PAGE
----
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BC Accepts Bid To Emerald Bowl Vs. USC

12.06.09 at 6:08 pm ET
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What does an 8-4 record and a second-place finish in the ACC Atlantic earn you? A trip to San Francisco for a date with perennial Pac-10 powerhouse the University of Southern California. The Emerald Bowl at AT&T Park will be held on Dec. 26 at 8 p.m. EST and will be shown on ESPN.

After BC failed to make it to a third straight ACC championship game, many pundits figured that San Francisco would be the likely destination for the Eagles and first-year head coach Frank Spaziani. BC was not going to go to Nashville for the Music City Bowl after going last year, and the Meineke Car Care Bowl in Charlotte, N.C., will probably extend and invitation to the University of North Carolina.

It creates an interesting matchup as USC is a perennial title contender, though the Trojans had an off year and accepted the non-BCS bowl berth. Its coach, Pete Carroll, is no stranger to New England denizens after being the coach of the Patriots from 1997-99.

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Kuechly, Castonzo Named First Team All-ACC

12.01.09 at 5:28 pm ET
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Boston College freshman linebacker Luke Kuechly and junior offensive tackle Anthony Castonzo were named to the All-ACC first team on Monday. BC also added a pair of players — sophomore running back Montel Harris and senior center Matt Tennant — as second teams. Here is the press release from the Boston College Media Relations department:

Boston College junior offensive tackle Anthony Castonzo and freshman linebacker Luke Kuechly were named to the All-ACC first team, the league announced today. Senior center Matt Tennant and sophomore running back Montel Harris were named to the second team.

Kuechly ranks second in the nation in solo tackles (81) and total tackles (142) and has recorded 10 or more tackles in each of the last eight games. Castonzo was an All-ACC second team selection last year as a sophomore.

Senior wide receiver Rich Gunnell, junior offensive guard Thomas Claiborne and sophomore punter Ryan Quigley were honorable mention selections.

In addition to Castonzo, the rest of the All-ACC first-team offense included QB Josh Nesbitt (Georgia Tech), RB Jonathan Dwyer (Georgia Tech), RB Ryan Williams (Virginia Tech), WR Demaryius Thomas (Georgia Tech), WR Donovan Varner (Duke), TE George Bryan (NC State), TE Michael Palmer (Clemson), OT Jason Fox (Miami), OG Rodney Hudson (Florida State), OG Cord Howard (Georgia Tech), C Sean Bedford (Georgia Tech), K Matt Waldron (Virginia Tech), K Matt Bosher (Miami) and specialist CJ Spiller (Clemson).

In addition to Kuechly, the first-team defense includes DE Derrick Morgan (Georgia Tech), DE Robert Quinn (North Carolina), DT Nate Collins (Virginia), DT Allen Bailey (Miami), LB Cody Grimm (Virginia Tech), LB Quan Sturdivant (North Carolina), LB Alex Wujciak (Maryland), CB Kendric Burney (North Carolina), CB Brandon Harris (Miami), S DeAndre McDaniel (Clemson), S Deunta Williams (North Carolina) and P Brent Bowden (Virginia Tech).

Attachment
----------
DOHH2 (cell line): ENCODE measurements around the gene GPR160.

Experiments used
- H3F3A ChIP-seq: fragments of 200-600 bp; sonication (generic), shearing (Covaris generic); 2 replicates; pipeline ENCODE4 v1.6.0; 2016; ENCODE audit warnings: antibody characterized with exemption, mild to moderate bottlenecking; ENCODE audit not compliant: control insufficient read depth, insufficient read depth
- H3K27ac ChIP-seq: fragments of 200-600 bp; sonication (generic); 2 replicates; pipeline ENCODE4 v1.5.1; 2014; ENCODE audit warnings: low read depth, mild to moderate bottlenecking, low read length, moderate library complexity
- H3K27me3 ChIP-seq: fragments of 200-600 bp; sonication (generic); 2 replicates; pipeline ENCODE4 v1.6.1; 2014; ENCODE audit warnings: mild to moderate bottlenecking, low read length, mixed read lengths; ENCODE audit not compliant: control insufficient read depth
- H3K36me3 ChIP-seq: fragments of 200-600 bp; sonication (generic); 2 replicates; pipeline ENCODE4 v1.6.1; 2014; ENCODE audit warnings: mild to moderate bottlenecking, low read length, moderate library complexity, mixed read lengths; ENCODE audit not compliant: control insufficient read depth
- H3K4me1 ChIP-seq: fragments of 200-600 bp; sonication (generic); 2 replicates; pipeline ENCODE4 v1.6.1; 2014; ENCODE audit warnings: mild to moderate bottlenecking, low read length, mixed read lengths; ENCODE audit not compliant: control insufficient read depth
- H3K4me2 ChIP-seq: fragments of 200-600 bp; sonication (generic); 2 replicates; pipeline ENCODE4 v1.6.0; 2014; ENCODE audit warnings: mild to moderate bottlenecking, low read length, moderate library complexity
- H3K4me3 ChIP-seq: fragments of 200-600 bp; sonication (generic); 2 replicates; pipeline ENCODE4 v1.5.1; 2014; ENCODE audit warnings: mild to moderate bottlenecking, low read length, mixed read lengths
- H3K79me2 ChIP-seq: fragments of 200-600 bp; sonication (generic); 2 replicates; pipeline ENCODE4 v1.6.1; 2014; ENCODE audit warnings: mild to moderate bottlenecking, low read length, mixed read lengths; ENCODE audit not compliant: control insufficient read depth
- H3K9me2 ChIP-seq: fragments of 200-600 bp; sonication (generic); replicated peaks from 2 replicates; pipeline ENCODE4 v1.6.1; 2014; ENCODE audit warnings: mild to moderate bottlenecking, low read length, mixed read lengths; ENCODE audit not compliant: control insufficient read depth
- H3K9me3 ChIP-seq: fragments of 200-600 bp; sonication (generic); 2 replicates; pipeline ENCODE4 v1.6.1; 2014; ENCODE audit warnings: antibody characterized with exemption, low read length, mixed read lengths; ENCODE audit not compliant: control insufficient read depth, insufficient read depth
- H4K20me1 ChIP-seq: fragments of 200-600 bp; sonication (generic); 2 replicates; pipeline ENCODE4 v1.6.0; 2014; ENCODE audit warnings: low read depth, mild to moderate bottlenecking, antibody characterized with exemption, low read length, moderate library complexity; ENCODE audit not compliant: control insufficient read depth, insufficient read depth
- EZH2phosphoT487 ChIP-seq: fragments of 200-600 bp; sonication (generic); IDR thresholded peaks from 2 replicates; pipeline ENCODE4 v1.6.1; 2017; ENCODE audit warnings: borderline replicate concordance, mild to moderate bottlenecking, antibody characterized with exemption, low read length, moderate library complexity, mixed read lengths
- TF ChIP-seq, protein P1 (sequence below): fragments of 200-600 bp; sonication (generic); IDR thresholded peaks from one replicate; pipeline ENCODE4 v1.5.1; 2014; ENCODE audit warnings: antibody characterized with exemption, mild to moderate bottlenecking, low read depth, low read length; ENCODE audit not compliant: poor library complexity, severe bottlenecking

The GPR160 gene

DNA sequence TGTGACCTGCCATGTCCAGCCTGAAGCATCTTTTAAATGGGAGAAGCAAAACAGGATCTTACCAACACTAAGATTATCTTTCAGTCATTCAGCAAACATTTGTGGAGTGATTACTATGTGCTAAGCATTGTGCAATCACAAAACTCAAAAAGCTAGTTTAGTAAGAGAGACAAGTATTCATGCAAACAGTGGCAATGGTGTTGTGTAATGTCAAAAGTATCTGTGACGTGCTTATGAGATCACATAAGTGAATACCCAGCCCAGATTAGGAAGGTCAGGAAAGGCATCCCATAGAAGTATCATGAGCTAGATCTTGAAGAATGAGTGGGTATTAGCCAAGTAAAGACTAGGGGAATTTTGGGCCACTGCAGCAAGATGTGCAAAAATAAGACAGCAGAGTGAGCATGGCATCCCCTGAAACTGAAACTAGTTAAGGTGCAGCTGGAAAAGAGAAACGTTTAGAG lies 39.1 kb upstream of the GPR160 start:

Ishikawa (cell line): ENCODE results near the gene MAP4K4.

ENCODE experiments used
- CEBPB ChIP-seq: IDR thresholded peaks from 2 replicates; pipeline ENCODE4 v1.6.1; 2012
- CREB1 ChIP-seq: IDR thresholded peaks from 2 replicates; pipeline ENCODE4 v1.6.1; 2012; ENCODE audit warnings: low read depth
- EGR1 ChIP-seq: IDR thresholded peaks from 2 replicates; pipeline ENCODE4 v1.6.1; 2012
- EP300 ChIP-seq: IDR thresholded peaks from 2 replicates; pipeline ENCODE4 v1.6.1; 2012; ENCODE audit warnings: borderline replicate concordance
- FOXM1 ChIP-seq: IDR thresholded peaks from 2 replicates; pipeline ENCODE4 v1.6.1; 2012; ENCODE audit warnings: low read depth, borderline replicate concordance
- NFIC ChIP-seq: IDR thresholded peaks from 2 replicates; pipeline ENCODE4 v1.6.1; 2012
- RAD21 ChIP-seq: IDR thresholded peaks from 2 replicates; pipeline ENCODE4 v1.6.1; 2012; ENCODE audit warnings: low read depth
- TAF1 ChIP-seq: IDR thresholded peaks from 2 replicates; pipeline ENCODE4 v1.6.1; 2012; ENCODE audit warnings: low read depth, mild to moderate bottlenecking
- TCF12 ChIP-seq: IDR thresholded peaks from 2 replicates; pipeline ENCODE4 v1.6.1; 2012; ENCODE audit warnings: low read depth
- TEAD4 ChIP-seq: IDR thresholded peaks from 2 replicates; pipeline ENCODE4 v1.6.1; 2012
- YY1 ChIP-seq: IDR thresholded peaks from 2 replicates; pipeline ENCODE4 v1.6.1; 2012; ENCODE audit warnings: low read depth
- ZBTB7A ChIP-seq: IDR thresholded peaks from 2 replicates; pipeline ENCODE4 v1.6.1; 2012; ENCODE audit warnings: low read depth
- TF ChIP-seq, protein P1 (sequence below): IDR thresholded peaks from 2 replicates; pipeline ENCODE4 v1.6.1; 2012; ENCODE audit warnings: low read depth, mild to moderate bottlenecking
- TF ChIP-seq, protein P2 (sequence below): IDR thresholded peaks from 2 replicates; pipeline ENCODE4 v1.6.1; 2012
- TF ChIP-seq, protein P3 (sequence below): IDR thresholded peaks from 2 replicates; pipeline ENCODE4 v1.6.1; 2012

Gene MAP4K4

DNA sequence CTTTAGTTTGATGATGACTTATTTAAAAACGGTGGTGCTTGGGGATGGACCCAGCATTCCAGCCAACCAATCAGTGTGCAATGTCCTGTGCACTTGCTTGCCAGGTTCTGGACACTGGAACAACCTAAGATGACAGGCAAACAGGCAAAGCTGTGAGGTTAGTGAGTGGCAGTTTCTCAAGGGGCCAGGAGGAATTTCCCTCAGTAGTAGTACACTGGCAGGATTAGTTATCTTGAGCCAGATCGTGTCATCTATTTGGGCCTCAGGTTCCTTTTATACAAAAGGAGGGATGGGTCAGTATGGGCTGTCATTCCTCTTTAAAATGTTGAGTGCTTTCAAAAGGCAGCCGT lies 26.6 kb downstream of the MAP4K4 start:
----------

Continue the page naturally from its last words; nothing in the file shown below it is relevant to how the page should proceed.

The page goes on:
Read More: Anthony Castonzo, Luke Kuechy,

Luke Kuechly Named ACC Defensive Rookie Of The Year

12.01.09 at 2:21 pm ET
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Boston College freshman linebacker Luke Kuechly has been named the ACC Defensive Rookie of the Year. Here is the press release from BC media relations:

Boston College Media Relations

December 1, 2009

Kuechly Named ACC Defensive Rookie of the Year

Boston College freshman linebacker Luke Kuechly has been named Atlantic Coast Conference Defensive Rookie of the Year for 2009 in voting by the Atlantic Coast Sports Media Association.

Although Kuechly’€™s name wasn’€™t bandied about the water cooler in August ‘€“ the recruit database and one website suggested he was no better than the 49th-rated linebacker in the Class of 2009 nationwide – the 6-3, 225-pound true freshman from Cincinnati is averaging 11.83 total tackles per game. That’€™s the highest average by any rookie since theNCAA began tracking tackles in 2003.

Kuechly has led several important defensive stands that have made the difference in another successful BC season.

‘€¢ In an eventual 28-21 win over Florida State on Oct. 3, Kuechly was in on three straight goal-line stops of the Seminoles’€™ Lonnie Pryor in a vital second-quarter sequence.

‘€¢ Protecting a 16-10 lead at Maryland this past Saturday, Kuechly halted Terrapin quarterback Jamarr Robinson on a fourth-and-inches sneak. The Eagles converted the change of possession into a field goal and an ultimately unbeatable nine-point lead.

‘€¢ Kuechly completed the Eagles’€™ 31-3 win over Central Michigan on Oct. 31 when he intercepted Ryan Radcliff’s pass and returned it 28 yards for a touchdown. BC held LeFevour, who went 33-of-46 for-328 yards in an earlier win over Michigan State , to 152 yards.

In all, Kuechly has made 10 or more tackles in eight straight games. He leads the ACC in tackles per game and is second nationally to New Mexico linebacker Carmen Messina (13.50).

Kuechly, one of seven players receiving votes for Defensive Rookie of the Year, was the choice on 29 of the 40 ballots.

The Eagles, picked to finish last in the ACC’€™s Atlantic Division, claimed second with a 5-3 league record. Their defense stands 21st nationally in yardage allowed and 20th in points allowed.